The U.S. neurological device market, which has seen several global manufacturers snapping up smaller companies that make neuromodulation devices, is expected to grow by $5 billion over the next five years, a research firm predicts.
That growth will likely come about as a result of an increase in neurological procedures, wider acceptance of neuromodulation, and the development of more advanced technology, notably in the neuromodulation category, according to a new report from iData Research, a Canadian medical-device research firm.
Neuromodulation devices include spinal cord stimulators and deep brain stimulators. Stimulators can be used to treat neurological disorders such as Parkinson's disease and tremors.
The market leader in three of the five neuromodulation markets is Medtronic, according to iData Research. In August, the Minneapolis-based manufacturer said it would acquire Sapiens Steering Brain Stimulation, a privately held company based in Eindhoven, Netherlands, that is developing deep-brain stimulation technologies.
Neurological devices have traditionally made up smaller revenue segments for large devicemakers. However, as more commonly used implantable products such as pacemakers and hip implants face pricing pressure from hospitals, devicemakers are looking for new ways to buy and develop innovative technologies that can help maintain their margins.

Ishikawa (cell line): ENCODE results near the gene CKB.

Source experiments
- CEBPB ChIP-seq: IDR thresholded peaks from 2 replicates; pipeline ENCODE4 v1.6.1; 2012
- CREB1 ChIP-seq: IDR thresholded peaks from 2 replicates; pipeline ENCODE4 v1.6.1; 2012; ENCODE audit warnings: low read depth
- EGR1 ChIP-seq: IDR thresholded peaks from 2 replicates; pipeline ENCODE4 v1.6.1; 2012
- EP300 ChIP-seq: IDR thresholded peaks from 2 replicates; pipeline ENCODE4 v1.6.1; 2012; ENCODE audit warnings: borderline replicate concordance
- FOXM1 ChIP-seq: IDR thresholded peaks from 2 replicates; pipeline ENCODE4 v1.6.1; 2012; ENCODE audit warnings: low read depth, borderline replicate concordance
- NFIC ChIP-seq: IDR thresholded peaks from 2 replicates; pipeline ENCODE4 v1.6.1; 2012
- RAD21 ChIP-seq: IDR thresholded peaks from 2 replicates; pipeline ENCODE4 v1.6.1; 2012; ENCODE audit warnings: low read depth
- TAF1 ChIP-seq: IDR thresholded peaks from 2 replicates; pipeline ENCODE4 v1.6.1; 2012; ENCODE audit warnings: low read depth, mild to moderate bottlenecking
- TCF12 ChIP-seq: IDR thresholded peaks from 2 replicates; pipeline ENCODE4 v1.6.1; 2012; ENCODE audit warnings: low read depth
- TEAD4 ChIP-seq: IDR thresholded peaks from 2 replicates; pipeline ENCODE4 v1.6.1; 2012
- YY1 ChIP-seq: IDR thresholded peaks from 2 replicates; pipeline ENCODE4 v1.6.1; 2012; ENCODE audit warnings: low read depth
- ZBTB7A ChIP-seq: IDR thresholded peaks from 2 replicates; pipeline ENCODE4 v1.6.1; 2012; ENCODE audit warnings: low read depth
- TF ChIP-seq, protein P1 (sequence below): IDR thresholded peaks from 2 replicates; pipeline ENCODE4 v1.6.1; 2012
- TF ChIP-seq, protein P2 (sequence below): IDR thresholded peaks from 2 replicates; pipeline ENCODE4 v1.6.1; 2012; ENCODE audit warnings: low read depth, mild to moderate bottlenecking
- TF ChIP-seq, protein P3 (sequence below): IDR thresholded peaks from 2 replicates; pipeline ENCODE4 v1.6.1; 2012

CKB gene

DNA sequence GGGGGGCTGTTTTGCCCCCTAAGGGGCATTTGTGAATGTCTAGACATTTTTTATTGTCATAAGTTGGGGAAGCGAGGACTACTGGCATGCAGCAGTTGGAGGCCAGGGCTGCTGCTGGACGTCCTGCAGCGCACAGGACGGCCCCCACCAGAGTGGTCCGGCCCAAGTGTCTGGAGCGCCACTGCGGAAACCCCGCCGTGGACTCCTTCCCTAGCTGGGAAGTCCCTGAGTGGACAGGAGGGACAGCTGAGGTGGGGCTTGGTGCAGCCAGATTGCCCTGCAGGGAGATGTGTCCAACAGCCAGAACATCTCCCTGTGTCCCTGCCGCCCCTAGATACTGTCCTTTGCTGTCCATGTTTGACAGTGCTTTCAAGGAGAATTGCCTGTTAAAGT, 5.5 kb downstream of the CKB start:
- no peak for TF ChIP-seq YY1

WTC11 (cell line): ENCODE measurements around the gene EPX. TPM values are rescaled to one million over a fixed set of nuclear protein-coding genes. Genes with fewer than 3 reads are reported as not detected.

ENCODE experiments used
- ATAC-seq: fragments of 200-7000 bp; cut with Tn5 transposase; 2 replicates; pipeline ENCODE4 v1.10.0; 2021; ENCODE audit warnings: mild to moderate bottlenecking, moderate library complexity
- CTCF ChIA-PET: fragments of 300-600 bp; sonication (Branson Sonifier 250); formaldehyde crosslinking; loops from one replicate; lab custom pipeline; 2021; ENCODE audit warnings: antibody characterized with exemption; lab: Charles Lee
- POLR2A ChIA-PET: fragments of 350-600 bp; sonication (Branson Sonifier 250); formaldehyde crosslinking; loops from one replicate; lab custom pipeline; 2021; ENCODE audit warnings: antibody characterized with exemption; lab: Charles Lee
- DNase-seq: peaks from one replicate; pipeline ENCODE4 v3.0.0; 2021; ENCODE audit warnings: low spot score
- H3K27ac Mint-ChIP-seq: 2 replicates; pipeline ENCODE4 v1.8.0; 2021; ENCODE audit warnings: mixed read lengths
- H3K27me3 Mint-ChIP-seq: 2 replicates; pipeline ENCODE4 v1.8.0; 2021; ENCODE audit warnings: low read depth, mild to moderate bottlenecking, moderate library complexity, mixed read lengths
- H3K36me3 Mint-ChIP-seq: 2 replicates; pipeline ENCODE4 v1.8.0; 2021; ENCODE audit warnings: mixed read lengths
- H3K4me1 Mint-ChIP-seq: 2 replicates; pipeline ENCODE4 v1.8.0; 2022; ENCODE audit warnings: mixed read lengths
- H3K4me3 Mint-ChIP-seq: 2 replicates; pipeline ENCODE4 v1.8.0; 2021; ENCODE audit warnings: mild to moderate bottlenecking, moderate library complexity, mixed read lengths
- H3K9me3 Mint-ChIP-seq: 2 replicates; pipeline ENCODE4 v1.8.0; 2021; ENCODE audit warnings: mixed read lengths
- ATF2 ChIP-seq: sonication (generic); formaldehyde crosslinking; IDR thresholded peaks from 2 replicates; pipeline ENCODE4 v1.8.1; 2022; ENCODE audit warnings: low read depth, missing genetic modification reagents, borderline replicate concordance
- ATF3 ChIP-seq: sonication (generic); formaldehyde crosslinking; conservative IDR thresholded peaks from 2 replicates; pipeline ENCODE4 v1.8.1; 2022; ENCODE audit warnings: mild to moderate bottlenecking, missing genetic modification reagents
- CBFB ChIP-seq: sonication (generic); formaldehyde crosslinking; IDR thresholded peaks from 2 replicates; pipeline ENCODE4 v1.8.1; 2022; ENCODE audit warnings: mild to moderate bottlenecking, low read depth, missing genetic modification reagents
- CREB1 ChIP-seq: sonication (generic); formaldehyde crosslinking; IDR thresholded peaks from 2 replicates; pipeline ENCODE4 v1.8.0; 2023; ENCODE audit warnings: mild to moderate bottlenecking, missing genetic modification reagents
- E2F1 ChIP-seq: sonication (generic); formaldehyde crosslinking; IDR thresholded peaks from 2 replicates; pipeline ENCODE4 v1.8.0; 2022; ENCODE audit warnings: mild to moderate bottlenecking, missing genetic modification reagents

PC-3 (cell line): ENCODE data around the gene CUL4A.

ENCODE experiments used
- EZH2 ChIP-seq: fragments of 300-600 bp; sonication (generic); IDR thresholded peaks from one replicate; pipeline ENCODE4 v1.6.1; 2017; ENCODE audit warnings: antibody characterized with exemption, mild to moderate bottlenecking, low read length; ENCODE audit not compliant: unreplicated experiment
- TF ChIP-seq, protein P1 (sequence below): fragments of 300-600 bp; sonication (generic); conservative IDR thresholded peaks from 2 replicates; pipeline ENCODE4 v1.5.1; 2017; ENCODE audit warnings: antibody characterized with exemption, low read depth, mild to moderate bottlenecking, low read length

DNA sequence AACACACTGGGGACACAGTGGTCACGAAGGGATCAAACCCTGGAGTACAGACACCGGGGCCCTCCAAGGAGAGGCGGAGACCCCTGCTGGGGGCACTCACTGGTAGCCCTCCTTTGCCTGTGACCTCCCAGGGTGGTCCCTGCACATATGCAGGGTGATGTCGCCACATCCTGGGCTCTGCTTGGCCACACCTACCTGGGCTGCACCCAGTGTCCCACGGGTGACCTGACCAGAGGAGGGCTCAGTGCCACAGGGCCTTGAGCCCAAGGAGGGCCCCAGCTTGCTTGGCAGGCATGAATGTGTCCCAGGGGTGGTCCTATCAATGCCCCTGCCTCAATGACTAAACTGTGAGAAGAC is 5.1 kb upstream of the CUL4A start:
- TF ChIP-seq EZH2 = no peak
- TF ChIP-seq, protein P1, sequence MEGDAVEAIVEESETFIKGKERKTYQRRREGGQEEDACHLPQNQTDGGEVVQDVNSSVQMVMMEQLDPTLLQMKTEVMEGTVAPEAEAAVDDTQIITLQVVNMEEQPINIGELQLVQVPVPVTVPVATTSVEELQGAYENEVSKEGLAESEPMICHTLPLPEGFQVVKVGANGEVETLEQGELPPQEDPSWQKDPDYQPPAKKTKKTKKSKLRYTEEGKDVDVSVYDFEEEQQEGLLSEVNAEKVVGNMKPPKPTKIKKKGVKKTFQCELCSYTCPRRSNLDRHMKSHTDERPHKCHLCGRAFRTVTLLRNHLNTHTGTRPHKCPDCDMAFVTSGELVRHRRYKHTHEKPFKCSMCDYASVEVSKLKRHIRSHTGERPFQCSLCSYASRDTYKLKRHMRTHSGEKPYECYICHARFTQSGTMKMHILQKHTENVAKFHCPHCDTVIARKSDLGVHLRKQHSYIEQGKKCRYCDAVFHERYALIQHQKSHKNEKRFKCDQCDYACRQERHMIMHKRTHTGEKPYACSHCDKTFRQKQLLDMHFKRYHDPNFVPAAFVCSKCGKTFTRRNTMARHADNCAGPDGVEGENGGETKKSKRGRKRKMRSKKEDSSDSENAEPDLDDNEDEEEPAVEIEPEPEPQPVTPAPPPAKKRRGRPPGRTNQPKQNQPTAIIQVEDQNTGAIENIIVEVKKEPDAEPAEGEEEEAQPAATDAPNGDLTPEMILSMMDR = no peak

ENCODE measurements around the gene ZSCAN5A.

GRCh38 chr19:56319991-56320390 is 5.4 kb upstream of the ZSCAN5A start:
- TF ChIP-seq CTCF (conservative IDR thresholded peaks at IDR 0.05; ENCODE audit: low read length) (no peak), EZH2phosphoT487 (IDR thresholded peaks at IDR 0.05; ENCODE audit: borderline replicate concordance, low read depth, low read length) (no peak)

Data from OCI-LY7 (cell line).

Other devicemakers with neuromodulation portfolios include Boston Scientific, St. Jude Medical and Cyberonics. St. Jude Medical, which is based in St. Paul, Minn., also announced a neuromodulation deal in 2014. It bought NeuroTherm, which makes radiofrequency ablation devices, for $200 million.
Medtronic said that revenue in the neuromodulation segment grew 7% to $972 million in the first half of its fiscal 2015, which ended Oct. 24, 2014, compared to $907 million it reported in the first six months of 2014.
Boston Scientific also reported about 7% growth in neuromodulation revenue in the first half of its fiscal year, while St. Jude saw flat sales of neuromodulation devices in the first nine months of the year.
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